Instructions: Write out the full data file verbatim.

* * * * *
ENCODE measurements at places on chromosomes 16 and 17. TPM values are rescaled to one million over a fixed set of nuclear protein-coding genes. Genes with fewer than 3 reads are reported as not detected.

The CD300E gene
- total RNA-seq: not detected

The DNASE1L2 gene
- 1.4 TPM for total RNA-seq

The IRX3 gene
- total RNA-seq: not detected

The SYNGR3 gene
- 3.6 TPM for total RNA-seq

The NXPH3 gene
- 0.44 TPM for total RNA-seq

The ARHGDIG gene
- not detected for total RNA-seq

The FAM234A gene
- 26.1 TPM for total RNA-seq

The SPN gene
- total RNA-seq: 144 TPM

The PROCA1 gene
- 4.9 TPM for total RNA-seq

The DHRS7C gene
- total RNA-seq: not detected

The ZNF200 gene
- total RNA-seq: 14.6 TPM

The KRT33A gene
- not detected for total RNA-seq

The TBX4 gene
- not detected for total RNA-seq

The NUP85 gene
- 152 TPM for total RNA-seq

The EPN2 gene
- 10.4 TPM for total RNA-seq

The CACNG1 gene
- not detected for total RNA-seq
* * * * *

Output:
ENCODE measurements at places on chromosomes 16 and 17. TPM values are rescaled to one million over a fixed set of nuclear protein-coding genes. Genes with fewer than 3 reads are reported as not detected.

The CD300E gene
- total RNA-seq: not detected

The DNASE1L2 gene
- 1.4 TPM for total RNA-seq

The IRX3 gene
- total RNA-seq: not detected

The SYNGR3 gene
- 3.6 TPM for total RNA-seq

The NXPH3 gene
- 0.44 TPM for total RNA-seq

The ARHGDIG gene
- not detected for total RNA-seq

The FAM234A gene
- 26.1 TPM for total RNA-seq

The SPN gene
- total RNA-seq: 144 TPM

The PROCA1 gene
- 4.9 TPM for total RNA-seq

The DHRS7C gene
- total RNA-seq: not detected

The ZNF200 gene
- total RNA-seq: 14.6 TPM

The KRT33A gene
- not detected for total RNA-seq

The TBX4 gene
- not detected for total RNA-seq

The NUP85 gene
- 152 TPM for total RNA-seq

The EPN2 gene
- 10.4 TPM for total RNA-seq

The CACNG1 gene
- not detected for total RNA-seq